Our very own Wendi Akiyama, Director of Special Projects, was a panelist at the EAT THINK DRINK event this November. Thought leaders in the industry along with well known local chefs took part in the event, serving a curated menu alongside thoughtful conversations about sustainability in Hawaiʻi. See the full write up below!
The Hawaiʻi Agricultural Foundation (HAF) has gathered a diverse group of chefs, farmers, food suppliers and policy makers for the inaugural launch of EAT THINK DRINK presented by Hawaiian Airlines on Tuesday, November 8, 2016 from 6 p.m. – 9 p.m. at THE MODERN HONOLULU. The new food and agricultural series is meant to spark new ideas and build a vibrant community of local consumers who are eager to learn from diverse viewpoints. Michel Nischan, CEO of Wholesome Wave, a non-profit focused on food justice and access, and a three-time James Beard Award recipient will be featured as the keynote speaker.
The topic of the first EAT THINK DRINK is “Dirt to Plate” with local panelists sharing their stories, experiences and thoughts on building a sustainable food system in Hawaiʻi. Targeted at millennial and Gen Xers, the series will feature the next generation of thought leaders. Dirt to Plate panelists are Judah Lum of Kahuku Farms, Alec Sou of Aloun Farms, Wendi Akiyama of Armstrong Produce, and Senator Donovan Dela Cruz. John Martin, publisher of VICE and Vice Munchies joins the local panel and will enrich the conversation with his perspective on how media is reshaping consumer behavior. VICE magazine was named brand of the year in 2014 by Ad Age.
“Our objective with EAT THINK DRINK is to provide information on critical food issues while also engaging and building a larger network of younger generation consumers who care about the well-being of our community,” said Denise Yamaguchi, Executive Director of the Hawai‘i Agricultural Foundation. “Our call to action through EAT THINK DRINK to join our #OnoRevolution and make a commitment to continually learn about what we eat and who produces it.”
Four events will be held annually featuring exemplary tastemakers and thought leaders from agriculture, cuisine, media, and technology. Opportunities to learn from innovative chefs and leading thinkers from our community as well as guests from different cities will make this a vibrant and buzz worthy series.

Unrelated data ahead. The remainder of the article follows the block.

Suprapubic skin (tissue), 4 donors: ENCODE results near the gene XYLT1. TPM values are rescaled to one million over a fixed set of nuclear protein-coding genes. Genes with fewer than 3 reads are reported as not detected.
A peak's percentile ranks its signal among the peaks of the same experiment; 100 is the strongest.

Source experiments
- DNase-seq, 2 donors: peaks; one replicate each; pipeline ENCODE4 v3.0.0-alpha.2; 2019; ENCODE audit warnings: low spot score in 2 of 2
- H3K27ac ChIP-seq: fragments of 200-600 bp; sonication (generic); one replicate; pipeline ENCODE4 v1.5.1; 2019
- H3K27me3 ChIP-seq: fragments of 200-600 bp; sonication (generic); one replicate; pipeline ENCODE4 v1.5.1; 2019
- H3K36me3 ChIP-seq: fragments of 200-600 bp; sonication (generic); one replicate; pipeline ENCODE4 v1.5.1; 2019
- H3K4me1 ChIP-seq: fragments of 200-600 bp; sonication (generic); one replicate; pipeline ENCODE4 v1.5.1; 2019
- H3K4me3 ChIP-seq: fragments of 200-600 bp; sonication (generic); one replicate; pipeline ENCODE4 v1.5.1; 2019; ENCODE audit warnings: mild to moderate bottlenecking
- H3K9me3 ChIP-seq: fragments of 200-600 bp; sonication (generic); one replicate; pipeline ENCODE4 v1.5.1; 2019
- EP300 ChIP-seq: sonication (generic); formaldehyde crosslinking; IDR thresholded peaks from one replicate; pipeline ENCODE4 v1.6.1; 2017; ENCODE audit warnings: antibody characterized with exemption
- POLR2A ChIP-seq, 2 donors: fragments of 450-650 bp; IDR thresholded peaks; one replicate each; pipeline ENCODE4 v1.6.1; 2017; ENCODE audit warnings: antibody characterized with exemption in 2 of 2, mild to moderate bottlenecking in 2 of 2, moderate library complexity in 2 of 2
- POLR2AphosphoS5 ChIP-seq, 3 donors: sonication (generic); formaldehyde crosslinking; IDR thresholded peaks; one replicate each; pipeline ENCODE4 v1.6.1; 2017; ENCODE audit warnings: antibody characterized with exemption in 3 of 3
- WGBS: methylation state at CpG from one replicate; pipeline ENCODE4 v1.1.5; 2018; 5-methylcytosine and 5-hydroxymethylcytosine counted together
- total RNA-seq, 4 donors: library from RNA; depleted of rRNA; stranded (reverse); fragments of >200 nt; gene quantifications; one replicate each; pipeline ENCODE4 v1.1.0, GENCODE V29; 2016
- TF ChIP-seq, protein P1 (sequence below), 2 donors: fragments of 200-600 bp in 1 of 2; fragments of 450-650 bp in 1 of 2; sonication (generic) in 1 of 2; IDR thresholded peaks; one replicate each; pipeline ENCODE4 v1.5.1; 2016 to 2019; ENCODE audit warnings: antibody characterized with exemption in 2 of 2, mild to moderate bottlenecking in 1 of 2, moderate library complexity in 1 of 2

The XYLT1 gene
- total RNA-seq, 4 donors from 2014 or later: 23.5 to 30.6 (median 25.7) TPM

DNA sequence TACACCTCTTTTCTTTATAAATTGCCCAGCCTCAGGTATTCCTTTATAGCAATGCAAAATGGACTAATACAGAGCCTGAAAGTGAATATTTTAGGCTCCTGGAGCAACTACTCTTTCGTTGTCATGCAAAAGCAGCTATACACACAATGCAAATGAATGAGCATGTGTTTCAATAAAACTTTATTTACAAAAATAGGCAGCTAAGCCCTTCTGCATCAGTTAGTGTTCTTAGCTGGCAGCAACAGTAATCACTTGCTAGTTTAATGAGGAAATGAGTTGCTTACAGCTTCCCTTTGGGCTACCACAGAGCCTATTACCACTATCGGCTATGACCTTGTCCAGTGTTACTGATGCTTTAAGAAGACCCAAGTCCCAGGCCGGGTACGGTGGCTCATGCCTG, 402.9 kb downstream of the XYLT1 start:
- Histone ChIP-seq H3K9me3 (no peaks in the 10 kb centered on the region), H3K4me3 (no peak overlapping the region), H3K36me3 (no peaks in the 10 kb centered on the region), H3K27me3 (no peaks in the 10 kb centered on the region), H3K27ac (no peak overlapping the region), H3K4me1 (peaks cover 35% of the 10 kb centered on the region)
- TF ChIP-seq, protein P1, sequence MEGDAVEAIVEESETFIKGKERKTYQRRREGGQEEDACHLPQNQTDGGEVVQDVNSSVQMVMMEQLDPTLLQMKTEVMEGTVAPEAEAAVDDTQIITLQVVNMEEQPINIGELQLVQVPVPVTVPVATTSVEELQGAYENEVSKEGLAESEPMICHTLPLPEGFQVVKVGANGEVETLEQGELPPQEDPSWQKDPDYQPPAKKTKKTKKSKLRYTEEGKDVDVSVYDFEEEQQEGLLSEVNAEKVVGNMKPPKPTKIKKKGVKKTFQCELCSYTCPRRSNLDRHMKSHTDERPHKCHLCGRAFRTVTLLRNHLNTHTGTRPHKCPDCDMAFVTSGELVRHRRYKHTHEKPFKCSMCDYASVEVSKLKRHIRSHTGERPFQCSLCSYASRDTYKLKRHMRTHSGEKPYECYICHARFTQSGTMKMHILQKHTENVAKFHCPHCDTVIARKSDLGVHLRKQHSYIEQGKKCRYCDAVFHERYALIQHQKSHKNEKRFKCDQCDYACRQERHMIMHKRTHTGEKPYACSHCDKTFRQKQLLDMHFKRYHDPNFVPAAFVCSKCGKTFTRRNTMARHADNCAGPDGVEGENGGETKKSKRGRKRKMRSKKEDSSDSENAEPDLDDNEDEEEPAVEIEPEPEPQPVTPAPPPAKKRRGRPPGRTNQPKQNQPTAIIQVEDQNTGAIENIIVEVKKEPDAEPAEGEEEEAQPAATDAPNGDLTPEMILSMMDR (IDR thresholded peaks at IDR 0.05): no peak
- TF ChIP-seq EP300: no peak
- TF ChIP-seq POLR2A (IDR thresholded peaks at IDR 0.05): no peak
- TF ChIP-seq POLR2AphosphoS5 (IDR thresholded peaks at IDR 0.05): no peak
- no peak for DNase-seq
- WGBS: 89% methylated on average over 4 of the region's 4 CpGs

“With EAT THINK DRINK we hope to spark thoughtful, evidenced based conversations on agriculture and food,” said Yamaguchi. “We’re thrilled to kick off this new project with an exciting and diverse group of local chefs, farmers and suppliers and to enrich the discussion with our friends Michel Nischan and John Martin.”
The first hour of EAT THINK DRINK is a panel discussion and keynote by Michel Nischan. The second half is devoted to delicious food and drink. Five chefs are each creating a special dish for EAT THINK DRINK that represents their personal connection to Hawaiʻi farmers and our diverse flavors.
Participating chefs are Keith Pajinag of THE MODERN HONOLULU, Brandon Lee of Piggy Smalls, Lance Kosaka of Top of Waikiki, Robynne Maii of Fête and Chris Kajioka of Senia. The chefs were asked to create a dish that reflects their personal connection to local agriculture and food. Chef Kajioka is serving a dish that pays tribute to farmers Kurt and Pam Hirabara of Hirabara Farms. Kajioka bonded with the Waimea farmers over his request to grow a special variety of cabbage for his version of “Kalua pork and cabbage” – charred cabbage, konbu, moringa, crispy ham and Parmesan that he’ll be serving at EAT THINK DRINK. Other offerings include Kampachi ceviche with crispy quinoa, avocado puree and aji-amarillo that chef Lance Kosaka said reflects his childhood memory of fishing on a boat off the coast of Kona for the first time.
The Hawai‘i Agricultural Foundation is a non-profit charitable organization created to promote agriculture and farming. Established in 2007, HAF’s mission is to support and sustain Hawai‘i’s agricultural industry by addressing critical needs and services of farmers and the agricultural industry in Hawai‘I by better connecting farmers with the community and vice-versa.